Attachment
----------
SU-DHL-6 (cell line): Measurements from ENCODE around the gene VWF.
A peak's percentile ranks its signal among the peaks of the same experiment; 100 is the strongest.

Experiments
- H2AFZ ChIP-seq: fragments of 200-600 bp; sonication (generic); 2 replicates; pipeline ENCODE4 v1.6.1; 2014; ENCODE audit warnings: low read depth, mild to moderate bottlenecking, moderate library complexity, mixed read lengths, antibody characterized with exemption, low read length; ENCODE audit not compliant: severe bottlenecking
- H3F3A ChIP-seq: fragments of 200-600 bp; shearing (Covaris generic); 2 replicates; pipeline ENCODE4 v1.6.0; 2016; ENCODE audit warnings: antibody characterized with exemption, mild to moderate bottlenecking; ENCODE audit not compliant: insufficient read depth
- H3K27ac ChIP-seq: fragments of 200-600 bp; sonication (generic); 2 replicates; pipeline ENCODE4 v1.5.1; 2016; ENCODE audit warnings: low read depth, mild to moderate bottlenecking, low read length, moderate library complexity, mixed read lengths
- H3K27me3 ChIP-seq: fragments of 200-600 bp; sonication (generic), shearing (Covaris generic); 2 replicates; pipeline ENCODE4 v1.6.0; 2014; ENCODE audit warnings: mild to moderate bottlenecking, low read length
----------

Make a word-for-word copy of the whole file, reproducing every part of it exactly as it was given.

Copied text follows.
SU-DHL-6 (cell line): Measurements from ENCODE around the gene VWF.
A peak's percentile ranks its signal among the peaks of the same experiment; 100 is the strongest.

Experiments
- H2AFZ ChIP-seq: fragments of 200-600 bp; sonication (generic); 2 replicates; pipeline ENCODE4 v1.6.1; 2014; ENCODE audit warnings: low read depth, mild to moderate bottlenecking, moderate library complexity, mixed read lengths, antibody characterized with exemption, low read length; ENCODE audit not compliant: severe bottlenecking
- H3F3A ChIP-seq: fragments of 200-600 bp; shearing (Covaris generic); 2 replicates; pipeline ENCODE4 v1.6.0; 2016; ENCODE audit warnings: antibody characterized with exemption, mild to moderate bottlenecking; ENCODE audit not compliant: insufficient read depth
- H3K27ac ChIP-seq: fragments of 200-600 bp; sonication (generic); 2 replicates; pipeline ENCODE4 v1.5.1; 2016; ENCODE audit warnings: low read depth, mild to moderate bottlenecking, low read length, moderate library complexity, mixed read lengths
- H3K27me3 ChIP-seq: fragments of 200-600 bp; sonication (generic), shearing (Covaris generic); 2 replicates; pipeline ENCODE4 v1.6.0; 2014; ENCODE audit warnings: mild to moderate bottlenecking, low read length